My husband saw her first, on a cold December afternoon. The veterinary clinic down the street from our apartment sometimes parks stray kittens in its front window; a scrawny calico, with fur like dandelion fluff, was mewling at him through the glass, as if he were an errant teenager who'd just plowed his bicycle into her parked car. He called me; I hustled over.

When I picked her up, her body relaxed instantly, as if she'd been rigid with anticipation a long time and now could finally breathe easy. She hooked her tiny white paws over my shoulder and snuggled close. She purred dreamily. She sighed a little kitten sigh.

Half an hour later, she was in our apartment.

The feline brain, it is thought, can't imagine the future and prepare accordingly—it lacks the cortical real estate to create cunning plots and plan checkmate maneuvers. Yet two and a half years later, that moment at the clinic remains the one and only time I have ever gotten a hug from my cat.

First impressions to the contrary, Joan—my husband named her Joan, as in Didion, "for her poise and figure"—does not like being cuddled. When she submits to petting, it is often in the wriggly, distressed manner of a small child surrendering to the attentions of a grizzled old aunt with an ashtray kiss.

If an important part of pet ownership is the ability to "read" your cat or dog or bunny or pot-bellied pig, I began in abject failure. In fact, failure has touched much of my tenure as Joan's co-guardian. I failed to teach her to fetch. I failed to convince her that the couch is not a potato that needs peeling. I failed to sell her on her water bowl. (Faucets only.)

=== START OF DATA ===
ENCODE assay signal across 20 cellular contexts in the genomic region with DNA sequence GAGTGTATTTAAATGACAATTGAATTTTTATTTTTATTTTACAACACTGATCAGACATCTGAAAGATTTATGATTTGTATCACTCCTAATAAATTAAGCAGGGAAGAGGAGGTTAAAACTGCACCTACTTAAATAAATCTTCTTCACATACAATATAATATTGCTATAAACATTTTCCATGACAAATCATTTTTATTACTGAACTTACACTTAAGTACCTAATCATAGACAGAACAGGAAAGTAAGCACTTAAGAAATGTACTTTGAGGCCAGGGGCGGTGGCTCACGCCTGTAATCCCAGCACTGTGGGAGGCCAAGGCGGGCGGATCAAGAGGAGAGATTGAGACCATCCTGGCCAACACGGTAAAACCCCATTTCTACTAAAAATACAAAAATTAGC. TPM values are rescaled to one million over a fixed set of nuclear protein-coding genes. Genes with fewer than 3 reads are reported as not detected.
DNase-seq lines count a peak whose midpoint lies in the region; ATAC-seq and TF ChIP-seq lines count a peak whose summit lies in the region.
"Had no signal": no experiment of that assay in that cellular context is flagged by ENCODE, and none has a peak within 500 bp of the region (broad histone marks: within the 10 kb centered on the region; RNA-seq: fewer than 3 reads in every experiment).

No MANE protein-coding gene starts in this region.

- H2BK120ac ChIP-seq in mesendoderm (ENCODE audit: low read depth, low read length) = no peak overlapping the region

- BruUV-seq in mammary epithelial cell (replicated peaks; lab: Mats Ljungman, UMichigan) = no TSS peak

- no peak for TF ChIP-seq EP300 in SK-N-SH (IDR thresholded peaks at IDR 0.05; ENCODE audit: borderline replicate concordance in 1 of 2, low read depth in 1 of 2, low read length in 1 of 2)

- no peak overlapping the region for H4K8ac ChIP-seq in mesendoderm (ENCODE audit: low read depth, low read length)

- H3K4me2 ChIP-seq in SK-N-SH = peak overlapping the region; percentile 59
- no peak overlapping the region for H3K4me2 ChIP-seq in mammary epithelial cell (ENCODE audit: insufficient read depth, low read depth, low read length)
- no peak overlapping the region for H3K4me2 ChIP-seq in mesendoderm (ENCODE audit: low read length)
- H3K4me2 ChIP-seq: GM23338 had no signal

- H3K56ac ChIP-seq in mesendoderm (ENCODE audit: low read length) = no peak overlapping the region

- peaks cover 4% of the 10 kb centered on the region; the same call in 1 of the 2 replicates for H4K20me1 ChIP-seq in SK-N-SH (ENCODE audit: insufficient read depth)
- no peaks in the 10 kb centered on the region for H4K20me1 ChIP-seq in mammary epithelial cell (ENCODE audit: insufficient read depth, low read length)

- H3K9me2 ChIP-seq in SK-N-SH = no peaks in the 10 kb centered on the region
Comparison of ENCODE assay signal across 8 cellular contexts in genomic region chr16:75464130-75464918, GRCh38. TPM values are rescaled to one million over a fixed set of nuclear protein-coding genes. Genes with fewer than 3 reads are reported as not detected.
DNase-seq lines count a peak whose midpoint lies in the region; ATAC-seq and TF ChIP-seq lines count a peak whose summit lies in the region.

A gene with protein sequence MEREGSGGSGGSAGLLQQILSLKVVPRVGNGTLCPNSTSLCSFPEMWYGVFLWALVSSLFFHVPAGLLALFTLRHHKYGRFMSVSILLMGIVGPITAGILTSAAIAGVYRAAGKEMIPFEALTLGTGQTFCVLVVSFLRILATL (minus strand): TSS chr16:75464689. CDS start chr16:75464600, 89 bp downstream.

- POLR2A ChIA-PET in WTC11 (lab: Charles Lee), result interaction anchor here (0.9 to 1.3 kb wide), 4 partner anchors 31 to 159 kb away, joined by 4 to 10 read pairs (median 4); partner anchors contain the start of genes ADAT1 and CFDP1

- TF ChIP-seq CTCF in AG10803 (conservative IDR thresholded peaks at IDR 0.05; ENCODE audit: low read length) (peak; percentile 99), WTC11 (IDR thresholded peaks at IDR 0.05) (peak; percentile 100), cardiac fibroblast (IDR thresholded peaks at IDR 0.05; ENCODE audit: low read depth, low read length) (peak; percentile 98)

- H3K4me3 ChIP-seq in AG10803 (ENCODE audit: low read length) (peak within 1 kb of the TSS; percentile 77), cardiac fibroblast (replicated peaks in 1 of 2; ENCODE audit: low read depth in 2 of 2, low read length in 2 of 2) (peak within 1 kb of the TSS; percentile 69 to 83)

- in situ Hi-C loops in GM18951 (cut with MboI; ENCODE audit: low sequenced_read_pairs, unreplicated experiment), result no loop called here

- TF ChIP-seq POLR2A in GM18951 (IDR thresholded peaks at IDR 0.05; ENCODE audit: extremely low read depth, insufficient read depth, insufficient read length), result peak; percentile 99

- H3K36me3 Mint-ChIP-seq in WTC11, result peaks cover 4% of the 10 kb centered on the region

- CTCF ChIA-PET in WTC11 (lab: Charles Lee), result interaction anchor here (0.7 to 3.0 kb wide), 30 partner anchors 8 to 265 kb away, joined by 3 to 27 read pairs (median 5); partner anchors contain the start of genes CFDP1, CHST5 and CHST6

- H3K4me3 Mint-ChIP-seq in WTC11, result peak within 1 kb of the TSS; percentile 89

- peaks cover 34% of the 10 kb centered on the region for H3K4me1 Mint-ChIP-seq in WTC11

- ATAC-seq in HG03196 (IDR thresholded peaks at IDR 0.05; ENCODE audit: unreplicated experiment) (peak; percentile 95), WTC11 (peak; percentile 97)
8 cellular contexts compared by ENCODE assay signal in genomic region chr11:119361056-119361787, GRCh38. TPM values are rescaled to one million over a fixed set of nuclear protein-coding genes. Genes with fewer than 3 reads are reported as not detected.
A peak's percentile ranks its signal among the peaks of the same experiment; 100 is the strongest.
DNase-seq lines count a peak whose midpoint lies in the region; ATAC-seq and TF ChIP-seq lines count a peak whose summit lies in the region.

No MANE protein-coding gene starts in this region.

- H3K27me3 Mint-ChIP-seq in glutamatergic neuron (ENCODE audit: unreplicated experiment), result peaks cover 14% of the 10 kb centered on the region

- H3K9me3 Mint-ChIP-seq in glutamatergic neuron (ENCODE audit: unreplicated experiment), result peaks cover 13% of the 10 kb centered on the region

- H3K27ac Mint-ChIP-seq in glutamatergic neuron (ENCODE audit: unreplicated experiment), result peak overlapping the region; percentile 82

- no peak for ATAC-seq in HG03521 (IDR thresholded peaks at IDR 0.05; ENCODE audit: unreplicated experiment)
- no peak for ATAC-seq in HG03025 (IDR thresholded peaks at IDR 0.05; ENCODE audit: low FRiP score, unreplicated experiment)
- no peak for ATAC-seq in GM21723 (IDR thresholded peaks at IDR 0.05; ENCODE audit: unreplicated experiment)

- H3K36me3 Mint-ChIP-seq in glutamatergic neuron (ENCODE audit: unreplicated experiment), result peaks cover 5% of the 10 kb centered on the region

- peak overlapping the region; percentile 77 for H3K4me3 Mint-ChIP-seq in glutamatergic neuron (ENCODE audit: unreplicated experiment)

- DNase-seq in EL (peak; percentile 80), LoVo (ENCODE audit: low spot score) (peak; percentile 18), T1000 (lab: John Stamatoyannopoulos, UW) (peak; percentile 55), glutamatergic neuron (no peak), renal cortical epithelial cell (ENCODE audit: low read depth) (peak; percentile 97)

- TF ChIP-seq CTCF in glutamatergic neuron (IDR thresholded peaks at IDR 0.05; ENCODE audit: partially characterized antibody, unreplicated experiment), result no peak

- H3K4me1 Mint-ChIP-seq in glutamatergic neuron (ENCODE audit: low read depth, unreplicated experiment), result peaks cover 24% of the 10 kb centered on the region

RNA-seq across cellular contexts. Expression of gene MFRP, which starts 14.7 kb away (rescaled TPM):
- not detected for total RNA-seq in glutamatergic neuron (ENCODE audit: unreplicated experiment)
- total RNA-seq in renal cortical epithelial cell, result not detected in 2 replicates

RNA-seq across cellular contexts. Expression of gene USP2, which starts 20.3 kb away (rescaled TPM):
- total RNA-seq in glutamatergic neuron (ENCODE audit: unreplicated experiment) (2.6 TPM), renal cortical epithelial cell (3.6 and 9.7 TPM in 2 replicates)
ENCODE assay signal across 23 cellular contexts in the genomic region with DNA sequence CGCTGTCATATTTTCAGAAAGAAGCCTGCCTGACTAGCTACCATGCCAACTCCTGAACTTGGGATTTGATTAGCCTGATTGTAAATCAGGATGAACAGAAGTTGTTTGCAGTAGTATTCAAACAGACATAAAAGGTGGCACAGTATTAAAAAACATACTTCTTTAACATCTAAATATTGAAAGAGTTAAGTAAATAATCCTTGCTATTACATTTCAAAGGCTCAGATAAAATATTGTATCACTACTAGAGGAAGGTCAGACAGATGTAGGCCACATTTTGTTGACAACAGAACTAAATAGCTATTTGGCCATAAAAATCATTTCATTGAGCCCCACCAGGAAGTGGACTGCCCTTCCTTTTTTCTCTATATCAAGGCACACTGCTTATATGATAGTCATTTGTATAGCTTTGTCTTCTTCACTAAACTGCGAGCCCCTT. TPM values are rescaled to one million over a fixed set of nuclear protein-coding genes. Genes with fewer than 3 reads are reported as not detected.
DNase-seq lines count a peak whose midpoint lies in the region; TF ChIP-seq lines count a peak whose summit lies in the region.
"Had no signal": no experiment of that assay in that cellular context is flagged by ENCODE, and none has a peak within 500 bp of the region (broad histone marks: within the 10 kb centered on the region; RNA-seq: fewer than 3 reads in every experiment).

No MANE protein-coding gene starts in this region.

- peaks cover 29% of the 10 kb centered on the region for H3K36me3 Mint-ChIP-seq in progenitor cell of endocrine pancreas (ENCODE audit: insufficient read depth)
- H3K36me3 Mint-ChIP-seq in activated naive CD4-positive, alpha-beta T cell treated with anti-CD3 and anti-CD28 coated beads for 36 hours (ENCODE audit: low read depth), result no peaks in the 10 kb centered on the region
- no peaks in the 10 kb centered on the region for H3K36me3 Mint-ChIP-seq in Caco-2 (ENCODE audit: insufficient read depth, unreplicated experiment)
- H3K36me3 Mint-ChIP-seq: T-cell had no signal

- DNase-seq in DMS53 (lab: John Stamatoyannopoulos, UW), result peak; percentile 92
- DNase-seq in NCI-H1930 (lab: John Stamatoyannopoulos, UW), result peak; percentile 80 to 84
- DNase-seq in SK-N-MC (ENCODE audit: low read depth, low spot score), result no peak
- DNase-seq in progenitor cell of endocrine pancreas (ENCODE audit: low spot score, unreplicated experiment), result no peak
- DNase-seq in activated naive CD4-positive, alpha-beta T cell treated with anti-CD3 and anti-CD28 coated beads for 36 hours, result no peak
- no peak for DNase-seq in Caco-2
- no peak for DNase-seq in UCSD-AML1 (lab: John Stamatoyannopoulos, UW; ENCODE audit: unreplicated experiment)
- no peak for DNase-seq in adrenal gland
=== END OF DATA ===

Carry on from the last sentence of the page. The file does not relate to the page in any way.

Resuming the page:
I can't change Joan, or even slightly modify her. Instead, she has changed me. I never used to sob at ASPCA ads, or avoid movies with animals (because what if one of the animals gets hurt?!?), or try to make friends with every dog I pass on the street. And it never occurred to me before that I could love another creature so much without expecting reciprocation. I must be content to admire Joan slightly from afar, as one might admire a famous actor or athlete.

The upside is that I have year-round tickets (excellent seats, too) for The Joan Show: Matrix-style spinning leaps through the air at a dangled dish towel; Spider-Man vertical sprints along our living room walls…

…and heroic combat-crawl missions into my parents' garden, from which she emerges with voles attached to her claws like finger puppets.

And once in a while she'll curl up beside us at bedtime, or offer a friendly headbutt. Maybe I'll come home from work and she'll trot up the hall to greet me, cooing like a turtle dove. Or maybe I'll be crying over something stupid and she'll place a comforting paw on my knee. Come to think of it, she does that dainty paw-pat every time, and it always makes me laugh through my tears.

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